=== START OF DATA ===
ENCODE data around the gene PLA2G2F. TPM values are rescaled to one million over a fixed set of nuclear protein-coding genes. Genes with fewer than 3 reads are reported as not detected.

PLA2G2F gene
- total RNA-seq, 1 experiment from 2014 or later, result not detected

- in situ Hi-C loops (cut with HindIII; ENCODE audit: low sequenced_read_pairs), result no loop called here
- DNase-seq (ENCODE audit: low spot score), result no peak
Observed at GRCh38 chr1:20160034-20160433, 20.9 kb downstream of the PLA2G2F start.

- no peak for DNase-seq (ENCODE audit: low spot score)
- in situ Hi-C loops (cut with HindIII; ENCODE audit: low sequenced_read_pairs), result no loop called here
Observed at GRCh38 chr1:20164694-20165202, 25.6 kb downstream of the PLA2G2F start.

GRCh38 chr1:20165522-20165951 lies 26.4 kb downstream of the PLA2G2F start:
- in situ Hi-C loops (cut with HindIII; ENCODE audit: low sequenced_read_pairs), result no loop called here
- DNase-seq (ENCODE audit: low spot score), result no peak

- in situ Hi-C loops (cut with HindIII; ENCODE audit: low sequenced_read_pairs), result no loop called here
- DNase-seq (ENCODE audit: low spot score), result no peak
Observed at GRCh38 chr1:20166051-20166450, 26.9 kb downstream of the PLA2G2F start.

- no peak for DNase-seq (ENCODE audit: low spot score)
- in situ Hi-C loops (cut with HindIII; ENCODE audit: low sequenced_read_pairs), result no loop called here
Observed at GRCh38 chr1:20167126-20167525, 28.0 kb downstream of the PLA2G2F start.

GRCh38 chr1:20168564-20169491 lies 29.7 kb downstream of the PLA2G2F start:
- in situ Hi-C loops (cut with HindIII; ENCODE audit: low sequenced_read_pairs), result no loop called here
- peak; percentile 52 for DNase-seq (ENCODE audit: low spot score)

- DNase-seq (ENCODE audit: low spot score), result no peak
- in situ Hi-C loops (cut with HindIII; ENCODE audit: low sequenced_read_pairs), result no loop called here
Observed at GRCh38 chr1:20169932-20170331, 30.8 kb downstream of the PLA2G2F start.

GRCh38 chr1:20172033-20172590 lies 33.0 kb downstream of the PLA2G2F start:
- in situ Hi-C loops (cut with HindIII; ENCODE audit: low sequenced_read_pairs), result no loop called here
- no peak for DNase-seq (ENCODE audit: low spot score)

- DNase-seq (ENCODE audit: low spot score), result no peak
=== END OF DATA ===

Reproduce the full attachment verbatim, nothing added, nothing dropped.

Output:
ENCODE data around the gene PLA2G2F. TPM values are rescaled to one million over a fixed set of nuclear protein-coding genes. Genes with fewer than 3 reads are reported as not detected.

PLA2G2F gene
- total RNA-seq, 1 experiment from 2014 or later, result not detected

- in situ Hi-C loops (cut with HindIII; ENCODE audit: low sequenced_read_pairs), result no loop called here
- DNase-seq (ENCODE audit: low spot score), result no peak
Observed at GRCh38 chr1:20160034-20160433, 20.9 kb downstream of the PLA2G2F start.

- no peak for DNase-seq (ENCODE audit: low spot score)
- in situ Hi-C loops (cut with HindIII; ENCODE audit: low sequenced_read_pairs), result no loop called here
Observed at GRCh38 chr1:20164694-20165202, 25.6 kb downstream of the PLA2G2F start.

GRCh38 chr1:20165522-20165951 lies 26.4 kb downstream of the PLA2G2F start:
- in situ Hi-C loops (cut with HindIII; ENCODE audit: low sequenced_read_pairs), result no loop called here
- DNase-seq (ENCODE audit: low spot score), result no peak

- in situ Hi-C loops (cut with HindIII; ENCODE audit: low sequenced_read_pairs), result no loop called here
- DNase-seq (ENCODE audit: low spot score), result no peak
Observed at GRCh38 chr1:20166051-20166450, 26.9 kb downstream of the PLA2G2F start.

- no peak for DNase-seq (ENCODE audit: low spot score)
- in situ Hi-C loops (cut with HindIII; ENCODE audit: low sequenced_read_pairs), result no loop called here
Observed at GRCh38 chr1:20167126-20167525, 28.0 kb downstream of the PLA2G2F start.

GRCh38 chr1:20168564-20169491 lies 29.7 kb downstream of the PLA2G2F start:
- in situ Hi-C loops (cut with HindIII; ENCODE audit: low sequenced_read_pairs), result no loop called here
- peak; percentile 52 for DNase-seq (ENCODE audit: low spot score)

- DNase-seq (ENCODE audit: low spot score), result no peak
- in situ Hi-C loops (cut with HindIII; ENCODE audit: low sequenced_read_pairs), result no loop called here
Observed at GRCh38 chr1:20169932-20170331, 30.8 kb downstream of the PLA2G2F start.

GRCh38 chr1:20172033-20172590 lies 33.0 kb downstream of the PLA2G2F start:
- in situ Hi-C loops (cut with HindIII; ENCODE audit: low sequenced_read_pairs), result no loop called here
- no peak for DNase-seq (ENCODE audit: low spot score)

- DNase-seq (ENCODE audit: low spot score), result no peak